NiMH Battery

"Nickel-Metal Hydride" - a type of battery used in some older electric vehicles, offering better energy density than lead acid but less than lithium ion.


 ‘Plug-in Hybrid Electric Vehicle’ is a form of hybrid electric vehicle (see above). It combines an ICE (See above) and batteries like that of the hybrid but has the capability of plugging into an external power source such as a charging station for charging the batteries.

Plug-in Car Grant

Plug-in car grant, which offers 25% off a new electric car’s list price up to £5,000.

Pure Electric

An electric vehicle that is fully electric with no ICE (see above), using just batteries to power electric motors.

Photovoltaic Cells (PV)

Used on solar panels to convert radiation from the sun into electricity. Solar panels are becoming much more commonplace and can be installed at home to help charge electric cars, allowing true zero-emission motoring and a large cost saving over time. Even in the UK, users report it is possible to completely charge electric cars using solar power only. Feed-in Tariffs may also allow unused electricity to be supplied to the national grid, meaning you could earn money from installing a solar panel.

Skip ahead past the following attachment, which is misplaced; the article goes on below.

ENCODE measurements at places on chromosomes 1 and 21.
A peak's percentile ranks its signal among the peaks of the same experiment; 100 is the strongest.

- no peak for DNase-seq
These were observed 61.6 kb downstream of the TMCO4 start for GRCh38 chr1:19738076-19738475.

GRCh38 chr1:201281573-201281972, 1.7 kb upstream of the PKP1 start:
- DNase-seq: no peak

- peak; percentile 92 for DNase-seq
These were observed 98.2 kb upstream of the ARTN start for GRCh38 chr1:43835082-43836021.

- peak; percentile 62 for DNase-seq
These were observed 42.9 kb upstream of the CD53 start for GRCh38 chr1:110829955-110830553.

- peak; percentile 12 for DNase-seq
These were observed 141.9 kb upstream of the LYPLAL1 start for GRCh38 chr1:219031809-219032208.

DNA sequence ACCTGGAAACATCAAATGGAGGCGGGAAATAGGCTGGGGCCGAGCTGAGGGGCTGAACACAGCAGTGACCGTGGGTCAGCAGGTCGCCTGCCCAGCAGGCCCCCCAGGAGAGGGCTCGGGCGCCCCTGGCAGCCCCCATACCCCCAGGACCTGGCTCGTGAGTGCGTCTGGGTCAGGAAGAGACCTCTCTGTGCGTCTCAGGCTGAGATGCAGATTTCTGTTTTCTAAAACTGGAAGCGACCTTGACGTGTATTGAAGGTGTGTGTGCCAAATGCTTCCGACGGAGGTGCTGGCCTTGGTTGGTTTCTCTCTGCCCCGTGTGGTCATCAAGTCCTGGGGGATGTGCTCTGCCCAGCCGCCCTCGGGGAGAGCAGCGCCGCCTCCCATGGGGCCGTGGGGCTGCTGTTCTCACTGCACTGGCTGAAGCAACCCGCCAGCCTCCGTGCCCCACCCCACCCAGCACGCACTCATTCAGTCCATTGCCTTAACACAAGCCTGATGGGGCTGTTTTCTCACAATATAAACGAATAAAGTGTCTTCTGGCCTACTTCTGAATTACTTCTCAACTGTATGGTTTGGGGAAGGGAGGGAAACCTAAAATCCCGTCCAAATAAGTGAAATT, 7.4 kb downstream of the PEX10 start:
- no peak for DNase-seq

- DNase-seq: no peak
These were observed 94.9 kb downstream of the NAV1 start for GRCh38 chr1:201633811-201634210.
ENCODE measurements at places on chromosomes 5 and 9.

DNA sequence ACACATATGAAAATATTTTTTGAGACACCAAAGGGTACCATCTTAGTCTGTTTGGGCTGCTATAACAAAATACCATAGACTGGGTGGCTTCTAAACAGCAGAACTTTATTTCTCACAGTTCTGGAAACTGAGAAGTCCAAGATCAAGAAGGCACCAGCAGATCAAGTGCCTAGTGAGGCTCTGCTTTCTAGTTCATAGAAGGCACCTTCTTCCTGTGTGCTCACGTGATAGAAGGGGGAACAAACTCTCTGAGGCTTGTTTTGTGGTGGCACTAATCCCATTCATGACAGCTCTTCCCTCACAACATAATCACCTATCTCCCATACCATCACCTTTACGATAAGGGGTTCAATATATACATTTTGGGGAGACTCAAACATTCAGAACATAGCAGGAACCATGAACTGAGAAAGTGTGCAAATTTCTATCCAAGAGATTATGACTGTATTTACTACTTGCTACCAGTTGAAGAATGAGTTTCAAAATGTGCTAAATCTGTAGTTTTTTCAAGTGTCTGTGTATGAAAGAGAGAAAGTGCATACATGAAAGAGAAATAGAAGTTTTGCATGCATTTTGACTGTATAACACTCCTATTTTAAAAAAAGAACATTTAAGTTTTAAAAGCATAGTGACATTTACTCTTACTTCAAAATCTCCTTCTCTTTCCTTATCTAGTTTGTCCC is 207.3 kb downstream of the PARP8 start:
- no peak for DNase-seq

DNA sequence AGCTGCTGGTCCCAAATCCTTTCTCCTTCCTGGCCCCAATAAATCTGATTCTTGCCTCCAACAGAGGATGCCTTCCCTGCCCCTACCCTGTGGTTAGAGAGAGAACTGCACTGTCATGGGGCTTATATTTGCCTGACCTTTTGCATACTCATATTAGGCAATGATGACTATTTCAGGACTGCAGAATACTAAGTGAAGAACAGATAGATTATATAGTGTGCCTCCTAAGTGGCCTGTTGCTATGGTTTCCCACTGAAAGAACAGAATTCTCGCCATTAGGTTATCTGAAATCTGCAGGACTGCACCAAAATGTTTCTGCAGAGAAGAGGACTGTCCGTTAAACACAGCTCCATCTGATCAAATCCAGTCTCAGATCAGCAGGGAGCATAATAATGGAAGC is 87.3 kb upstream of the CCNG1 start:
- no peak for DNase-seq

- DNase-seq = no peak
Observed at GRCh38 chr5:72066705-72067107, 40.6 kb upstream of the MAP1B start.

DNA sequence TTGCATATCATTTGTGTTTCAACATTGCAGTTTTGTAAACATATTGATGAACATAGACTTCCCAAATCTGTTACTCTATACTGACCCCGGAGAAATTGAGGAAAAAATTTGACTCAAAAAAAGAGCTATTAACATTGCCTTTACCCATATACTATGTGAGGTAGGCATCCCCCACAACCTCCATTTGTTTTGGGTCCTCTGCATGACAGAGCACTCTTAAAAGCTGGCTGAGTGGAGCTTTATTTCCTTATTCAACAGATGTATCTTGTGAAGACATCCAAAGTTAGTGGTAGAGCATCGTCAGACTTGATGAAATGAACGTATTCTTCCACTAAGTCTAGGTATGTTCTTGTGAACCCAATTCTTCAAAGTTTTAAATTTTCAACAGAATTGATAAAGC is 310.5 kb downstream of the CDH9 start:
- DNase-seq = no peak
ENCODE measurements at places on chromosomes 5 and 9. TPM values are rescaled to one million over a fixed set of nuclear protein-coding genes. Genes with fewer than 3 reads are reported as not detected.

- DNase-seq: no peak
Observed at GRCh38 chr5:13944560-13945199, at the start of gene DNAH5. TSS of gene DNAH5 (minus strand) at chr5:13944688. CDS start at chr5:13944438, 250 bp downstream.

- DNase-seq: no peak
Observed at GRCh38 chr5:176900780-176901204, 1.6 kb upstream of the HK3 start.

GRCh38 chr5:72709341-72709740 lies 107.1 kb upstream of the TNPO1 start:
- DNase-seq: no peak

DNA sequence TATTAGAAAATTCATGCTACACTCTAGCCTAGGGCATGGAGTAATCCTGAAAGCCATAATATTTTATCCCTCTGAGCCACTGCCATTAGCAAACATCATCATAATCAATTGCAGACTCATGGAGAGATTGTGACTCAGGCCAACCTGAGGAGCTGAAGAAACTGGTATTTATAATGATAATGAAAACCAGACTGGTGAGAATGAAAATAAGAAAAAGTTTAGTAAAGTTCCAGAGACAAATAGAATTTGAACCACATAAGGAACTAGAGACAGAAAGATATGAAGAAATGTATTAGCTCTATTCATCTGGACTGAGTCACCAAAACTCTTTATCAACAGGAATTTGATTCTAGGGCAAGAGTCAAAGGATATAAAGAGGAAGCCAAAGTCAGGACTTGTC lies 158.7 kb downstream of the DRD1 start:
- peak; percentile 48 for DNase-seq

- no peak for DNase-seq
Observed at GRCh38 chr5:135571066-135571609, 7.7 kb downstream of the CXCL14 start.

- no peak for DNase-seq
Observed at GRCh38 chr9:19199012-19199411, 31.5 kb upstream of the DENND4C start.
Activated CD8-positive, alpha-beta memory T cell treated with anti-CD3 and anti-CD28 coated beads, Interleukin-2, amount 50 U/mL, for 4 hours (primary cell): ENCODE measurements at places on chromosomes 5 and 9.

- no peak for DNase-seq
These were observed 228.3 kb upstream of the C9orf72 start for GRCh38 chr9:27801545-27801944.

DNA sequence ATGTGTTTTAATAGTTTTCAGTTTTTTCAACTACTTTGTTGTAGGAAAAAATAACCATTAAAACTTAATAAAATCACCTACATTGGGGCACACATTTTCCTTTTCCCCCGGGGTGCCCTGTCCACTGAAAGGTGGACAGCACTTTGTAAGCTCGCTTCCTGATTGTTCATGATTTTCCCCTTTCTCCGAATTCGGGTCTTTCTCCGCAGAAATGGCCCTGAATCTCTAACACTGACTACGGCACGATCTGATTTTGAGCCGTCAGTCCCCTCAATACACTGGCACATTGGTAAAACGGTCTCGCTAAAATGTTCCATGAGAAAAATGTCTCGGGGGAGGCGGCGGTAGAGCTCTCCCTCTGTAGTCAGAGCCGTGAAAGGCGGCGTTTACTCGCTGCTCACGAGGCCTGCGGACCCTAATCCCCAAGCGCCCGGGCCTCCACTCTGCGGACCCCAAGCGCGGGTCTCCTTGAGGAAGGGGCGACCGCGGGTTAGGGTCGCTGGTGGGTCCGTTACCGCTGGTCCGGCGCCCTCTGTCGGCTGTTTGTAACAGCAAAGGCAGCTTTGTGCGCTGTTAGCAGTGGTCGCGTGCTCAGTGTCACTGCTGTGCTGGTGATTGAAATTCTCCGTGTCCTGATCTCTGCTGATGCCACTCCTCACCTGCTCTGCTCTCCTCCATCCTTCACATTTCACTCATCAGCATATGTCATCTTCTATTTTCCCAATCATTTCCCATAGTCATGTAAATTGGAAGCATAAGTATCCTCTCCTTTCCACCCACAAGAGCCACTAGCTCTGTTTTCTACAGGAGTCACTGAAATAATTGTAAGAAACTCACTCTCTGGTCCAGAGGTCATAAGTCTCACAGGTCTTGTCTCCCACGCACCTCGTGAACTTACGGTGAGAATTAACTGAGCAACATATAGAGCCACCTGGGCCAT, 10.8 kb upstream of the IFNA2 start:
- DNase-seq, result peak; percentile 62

A four-wheeled vehicle with low power and of the same class as a moped or scooter. Electric quadricycles do not have the performance of the latest breed of electric cars and as they are not subject to the same stringent crash testing, safety is a concern. The Reva G-Wiz is an example of an electric quadricyle.